Online will kits don’t cover all the bases: Ticker
By Paul Russell, AdvocateDaily.com Contributor
People can initially save money by using an online will kit instead of going to a lawyer, but they may pay dearly for that shortcut down the road, says Toronto-area estates litigator Charles B. Ticker.
“As an estate litigator, I love online wills because they bring in a lot of business when they fail,” says Ticker, who practises estates litigation — but doesn't draft wills — with Charles B. Ticker Law Office.
“People think creating a will is a very simple exercise, but mistakes are often made around execution,” he says, including wills that were not signed in the presence of two witnesses, witnesses who turn out to be disqualified, or the signatures are in the wrong place on the document.
“A do-it-yourself will kit may save money now, but it can cost your estate tens of thousands of dollars in legal fees later if there’s a problem with the will or its interpretation,” Ticker tells AdvocateDaily.com.
He says it’s ironic that people don’t want to pay a lawyer to draft a will, considering it will ensure their valued assets are distributed the way they wish after death.
“People spend a fortune on cars and a house, but they don’t want to spend $500-$1,000 on a document that protects what they have built up,” Ticker says.
He agrees that online will kits are sure to appeal to some people, particularly millennials, but Ticker cautions they are not suitable in many situations.
“This type of software serves a purpose, but it is not a panacea,” he says. “There are so many estate-planning situations where you really do need to get professionals involved.”
Ticker says these include blended families, having children from two marriages, dependents with special needs, or if business or foreign assets are involved.
“There is a high percentage of families that have some complexity in their estate planning, and they should see a professional when drawing up a will,” he says.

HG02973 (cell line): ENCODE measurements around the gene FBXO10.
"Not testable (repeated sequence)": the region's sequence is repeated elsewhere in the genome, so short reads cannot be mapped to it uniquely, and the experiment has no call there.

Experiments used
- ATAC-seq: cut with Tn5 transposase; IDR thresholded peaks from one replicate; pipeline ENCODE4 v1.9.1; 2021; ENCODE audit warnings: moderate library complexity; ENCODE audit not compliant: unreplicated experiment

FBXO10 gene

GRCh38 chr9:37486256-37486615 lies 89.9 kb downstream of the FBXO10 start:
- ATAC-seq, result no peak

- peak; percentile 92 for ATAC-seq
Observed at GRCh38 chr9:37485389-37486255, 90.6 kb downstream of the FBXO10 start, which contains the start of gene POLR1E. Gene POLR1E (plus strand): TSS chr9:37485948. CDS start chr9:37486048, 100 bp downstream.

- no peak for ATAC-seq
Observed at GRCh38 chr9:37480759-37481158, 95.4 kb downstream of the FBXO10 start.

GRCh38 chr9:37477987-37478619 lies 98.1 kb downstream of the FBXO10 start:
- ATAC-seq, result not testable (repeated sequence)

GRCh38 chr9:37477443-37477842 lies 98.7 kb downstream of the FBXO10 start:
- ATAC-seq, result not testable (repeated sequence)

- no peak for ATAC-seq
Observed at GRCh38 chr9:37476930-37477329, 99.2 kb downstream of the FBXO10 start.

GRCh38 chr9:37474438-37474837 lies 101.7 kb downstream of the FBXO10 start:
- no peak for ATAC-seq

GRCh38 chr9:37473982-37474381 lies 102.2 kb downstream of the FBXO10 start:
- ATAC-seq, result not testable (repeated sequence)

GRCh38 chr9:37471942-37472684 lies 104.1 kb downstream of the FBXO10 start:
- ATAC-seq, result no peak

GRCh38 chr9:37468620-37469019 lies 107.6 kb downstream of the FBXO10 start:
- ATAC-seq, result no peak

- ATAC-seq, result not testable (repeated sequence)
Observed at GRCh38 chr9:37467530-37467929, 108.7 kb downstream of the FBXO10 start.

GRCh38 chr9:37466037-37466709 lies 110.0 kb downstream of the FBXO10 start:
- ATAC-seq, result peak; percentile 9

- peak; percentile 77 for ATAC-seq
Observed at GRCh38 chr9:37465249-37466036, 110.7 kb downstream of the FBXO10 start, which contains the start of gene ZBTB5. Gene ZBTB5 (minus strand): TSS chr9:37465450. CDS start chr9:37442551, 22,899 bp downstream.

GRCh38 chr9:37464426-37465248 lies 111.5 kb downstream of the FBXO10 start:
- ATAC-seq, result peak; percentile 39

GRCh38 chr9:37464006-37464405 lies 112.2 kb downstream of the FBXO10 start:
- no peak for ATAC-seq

Noting that statistics show that half of adult Canadians don’t have a will, Ticker says he can understand how online services might be able to reduce that number.
“Having a will done by a computer program is usually better than having no will at all,” he says.
Ticker says there is also a danger that online wills could be misused, giving the example of an elderly parent who has a will created for him by a younger family member using an online service.
“Maybe that document won’t treat all the children equally, which could lead to a will challenge and strained relationships.”
If drawn up in a law office, he says the lawyer will ensure the testator has a firm knowledge of what’s in his estate and how he wants it divided upon his death, Ticker says.
“In a will challenge situation, the lawyer could be a professional observer and witness as to the capacity of the testator, but there is no evidence of capacity if an online service was used,” he says.
Ticker says it is becoming increasingly common for traditional wills to address social media, as people are concerned about the digital footprint they are leaving behind.
“After death, sometimes it’s not easy for family members to get these accounts closed because they need to have the password and the sign-in credentials,” he says.
“I would hope that when you open an account on Facebook or other social media site, you would be asked who has authority to speak for you in the event of death,” Ticker says. “That is an issue people have to keep in mind.”
He advises people to also address in their wills what will happen to any digital currency they own, such as Bitcoin, or any loyalty points they have accumulated through credit cards or services such as Air Miles.
“Those points have real value, and people should be directing what happens to them,” Ticker says. “If will software gets people thinking about those issues, that is a good thing.”